Financial Aid

Defining Assets on Financial Aid Applications

Learn what assets you don't have to report on the FAFSA (primary home, retirement savings, life insurance, a small family business) as well as what assets you do have to report (savings and checking accounts, investments, other property owned), as well as details on what to report on the CSS Profile.
A parent filling out a financial aid form

When it comes to applying for financial aid, parents and students tend to worry about their assets. We sometimes hear, "If I have some money saved, will colleges deny me financial aid? If I own my home or have saved for college, does that mean that colleges will take away my scholarships?" Luckily for those worried, I can say in response to these questions: no, probably not.

In general, the financial aid formula that gauges how much families can afford to pay for college is heavily weighted towards income and not assets. Only a small percentage (about 5%) of parent savings and assets reported on the financial aid applications are taken into account when determining the Expected Family Contribution (EFC), the amount that schools expect a family to absorb in college costs for a year.

Every college requires the FAFSA as the main application for financial aid, and it's important to note that the FAFSA only asks you to report certain assets.

Here's what you don't report on the FAFSA

  • Your primary home: The FAFSA doesn't expect you to list the value of your primary home as an asset that can help pay for college. Second properties, including time shares, rental homes, and vacation properties, do need to be listed.
  • Your retirement savings: The FAFSA doesn't ask you to list the balance of 401Ks, IRAs, pensions, or other retirement funds. However, any tax-free contributions to such plans in the income year reported will need to be listed as untaxed income.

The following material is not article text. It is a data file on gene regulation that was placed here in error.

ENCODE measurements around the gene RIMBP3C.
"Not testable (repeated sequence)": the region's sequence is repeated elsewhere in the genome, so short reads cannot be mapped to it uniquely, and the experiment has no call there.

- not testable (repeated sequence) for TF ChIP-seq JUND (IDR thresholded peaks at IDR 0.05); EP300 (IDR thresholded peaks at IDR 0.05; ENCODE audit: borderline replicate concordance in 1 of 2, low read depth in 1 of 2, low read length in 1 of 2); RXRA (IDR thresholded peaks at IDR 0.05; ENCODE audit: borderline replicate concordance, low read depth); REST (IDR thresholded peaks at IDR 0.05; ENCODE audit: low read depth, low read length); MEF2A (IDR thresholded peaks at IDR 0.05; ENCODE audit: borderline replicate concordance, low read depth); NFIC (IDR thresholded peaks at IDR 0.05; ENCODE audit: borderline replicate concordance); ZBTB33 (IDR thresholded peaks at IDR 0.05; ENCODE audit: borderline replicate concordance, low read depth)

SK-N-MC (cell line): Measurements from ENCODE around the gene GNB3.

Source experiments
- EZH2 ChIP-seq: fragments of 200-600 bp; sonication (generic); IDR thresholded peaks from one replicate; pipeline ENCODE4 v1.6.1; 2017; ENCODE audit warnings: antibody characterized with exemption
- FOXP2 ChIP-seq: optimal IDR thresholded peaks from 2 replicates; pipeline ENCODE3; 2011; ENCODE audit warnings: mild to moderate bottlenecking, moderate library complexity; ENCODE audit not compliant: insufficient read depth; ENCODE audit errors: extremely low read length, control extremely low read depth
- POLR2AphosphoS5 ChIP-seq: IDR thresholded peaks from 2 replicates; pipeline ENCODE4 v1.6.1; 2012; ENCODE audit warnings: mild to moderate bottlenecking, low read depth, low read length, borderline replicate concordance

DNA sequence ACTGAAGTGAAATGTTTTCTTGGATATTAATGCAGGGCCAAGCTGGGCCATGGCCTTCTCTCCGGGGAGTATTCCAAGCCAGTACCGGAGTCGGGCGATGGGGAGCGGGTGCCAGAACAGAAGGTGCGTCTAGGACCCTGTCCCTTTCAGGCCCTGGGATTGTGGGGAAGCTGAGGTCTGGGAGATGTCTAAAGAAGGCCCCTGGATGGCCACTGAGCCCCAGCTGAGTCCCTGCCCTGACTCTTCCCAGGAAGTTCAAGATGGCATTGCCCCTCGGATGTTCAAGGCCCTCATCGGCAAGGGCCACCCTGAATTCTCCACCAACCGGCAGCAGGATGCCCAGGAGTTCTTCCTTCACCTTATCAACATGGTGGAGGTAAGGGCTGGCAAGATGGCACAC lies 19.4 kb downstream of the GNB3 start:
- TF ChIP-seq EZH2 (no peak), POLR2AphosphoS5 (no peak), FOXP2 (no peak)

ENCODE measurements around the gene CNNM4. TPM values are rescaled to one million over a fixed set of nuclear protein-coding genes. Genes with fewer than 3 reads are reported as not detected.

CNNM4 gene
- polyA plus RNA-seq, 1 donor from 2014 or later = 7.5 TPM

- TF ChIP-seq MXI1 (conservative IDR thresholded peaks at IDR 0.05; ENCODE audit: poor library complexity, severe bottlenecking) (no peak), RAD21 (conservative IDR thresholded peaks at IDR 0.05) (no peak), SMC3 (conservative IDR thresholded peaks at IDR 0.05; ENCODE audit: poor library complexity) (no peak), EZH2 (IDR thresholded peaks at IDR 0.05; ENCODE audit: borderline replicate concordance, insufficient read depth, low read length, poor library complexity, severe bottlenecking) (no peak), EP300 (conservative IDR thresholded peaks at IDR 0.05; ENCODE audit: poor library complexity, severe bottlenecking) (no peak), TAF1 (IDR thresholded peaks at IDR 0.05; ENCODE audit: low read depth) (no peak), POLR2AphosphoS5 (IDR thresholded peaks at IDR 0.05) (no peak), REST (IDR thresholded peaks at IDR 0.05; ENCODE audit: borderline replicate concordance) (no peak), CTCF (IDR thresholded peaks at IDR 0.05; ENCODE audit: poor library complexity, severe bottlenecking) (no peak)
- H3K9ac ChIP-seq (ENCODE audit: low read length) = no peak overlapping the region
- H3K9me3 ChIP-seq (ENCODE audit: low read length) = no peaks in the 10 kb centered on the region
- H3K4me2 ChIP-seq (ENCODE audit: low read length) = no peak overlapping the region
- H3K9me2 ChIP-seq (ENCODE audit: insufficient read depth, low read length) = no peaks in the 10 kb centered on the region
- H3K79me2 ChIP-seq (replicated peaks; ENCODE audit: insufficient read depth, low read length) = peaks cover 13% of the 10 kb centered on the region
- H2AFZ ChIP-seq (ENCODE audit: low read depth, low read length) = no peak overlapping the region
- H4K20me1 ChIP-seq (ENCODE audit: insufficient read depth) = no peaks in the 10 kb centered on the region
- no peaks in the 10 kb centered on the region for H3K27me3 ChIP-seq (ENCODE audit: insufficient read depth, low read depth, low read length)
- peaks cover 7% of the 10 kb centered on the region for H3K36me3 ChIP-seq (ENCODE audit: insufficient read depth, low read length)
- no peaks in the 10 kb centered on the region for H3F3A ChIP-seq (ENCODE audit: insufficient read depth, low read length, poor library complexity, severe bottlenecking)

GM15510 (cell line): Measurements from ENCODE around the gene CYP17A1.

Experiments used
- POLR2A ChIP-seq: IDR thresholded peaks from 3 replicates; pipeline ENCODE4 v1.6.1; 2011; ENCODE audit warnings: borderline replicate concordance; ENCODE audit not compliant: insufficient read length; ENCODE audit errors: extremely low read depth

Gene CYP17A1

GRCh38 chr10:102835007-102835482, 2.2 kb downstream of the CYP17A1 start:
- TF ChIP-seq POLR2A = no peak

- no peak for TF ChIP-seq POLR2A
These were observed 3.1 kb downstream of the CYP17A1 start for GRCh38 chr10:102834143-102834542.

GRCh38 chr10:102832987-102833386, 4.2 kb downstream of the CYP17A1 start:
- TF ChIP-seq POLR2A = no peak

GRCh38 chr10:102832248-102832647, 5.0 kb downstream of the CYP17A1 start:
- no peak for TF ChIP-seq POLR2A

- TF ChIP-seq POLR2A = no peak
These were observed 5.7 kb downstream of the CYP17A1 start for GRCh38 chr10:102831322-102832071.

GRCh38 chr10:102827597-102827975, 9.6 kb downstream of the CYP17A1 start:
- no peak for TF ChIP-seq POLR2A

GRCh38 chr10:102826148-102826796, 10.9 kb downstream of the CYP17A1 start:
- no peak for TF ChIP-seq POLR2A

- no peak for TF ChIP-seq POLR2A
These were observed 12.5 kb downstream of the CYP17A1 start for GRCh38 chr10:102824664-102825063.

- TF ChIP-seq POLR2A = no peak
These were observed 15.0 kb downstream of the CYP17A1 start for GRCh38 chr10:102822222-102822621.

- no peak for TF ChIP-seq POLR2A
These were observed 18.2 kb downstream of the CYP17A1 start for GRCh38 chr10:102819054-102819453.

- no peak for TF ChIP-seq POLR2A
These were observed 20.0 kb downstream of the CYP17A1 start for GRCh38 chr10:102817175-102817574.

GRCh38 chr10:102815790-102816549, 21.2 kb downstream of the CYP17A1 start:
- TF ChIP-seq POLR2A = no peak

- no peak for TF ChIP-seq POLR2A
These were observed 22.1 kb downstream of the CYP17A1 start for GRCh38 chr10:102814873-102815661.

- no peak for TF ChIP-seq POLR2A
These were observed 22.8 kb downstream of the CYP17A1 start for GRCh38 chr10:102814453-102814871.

• The value of life insurance
  • The value of a small family business: If a business is owned more than 50% by family members of the student, and employs fewer than 100 full-time employees, the value should not be reported as an asset on the FAFSA.

With those savings not considered as assets in the federal formula, it's worth noting what actually does count as an asset on the FAFSA.

Here's what you do report on the FAFSA

  • Savings and checking accounts
  • Investments including stocks, CDs, mutual funds, and 529 plans and other college savings vehicles for all children in the family
  • Any other property owned

What about the CSS ProfileTM?

Just under 200 colleges and universities require submission of the CSS Profile, in addition to the FAFSA, to apply for financial aid. The Profile requires more information than the FAFSA, and you'll need to pretty much report every asset on the Profile.  So even those assets that you left off the FAFSA will be asked about should you need to complete the Profile.

If you have further questions about assets or any other topic related to the financial aid process, please contact us at or (800) 449-MEFA (6332). You can also learn more about financial aid by watching one of our recorded webinars. Check out Financial Aid 101, Understanding the FAFSA, or What to Know about the CSS Profile anytime.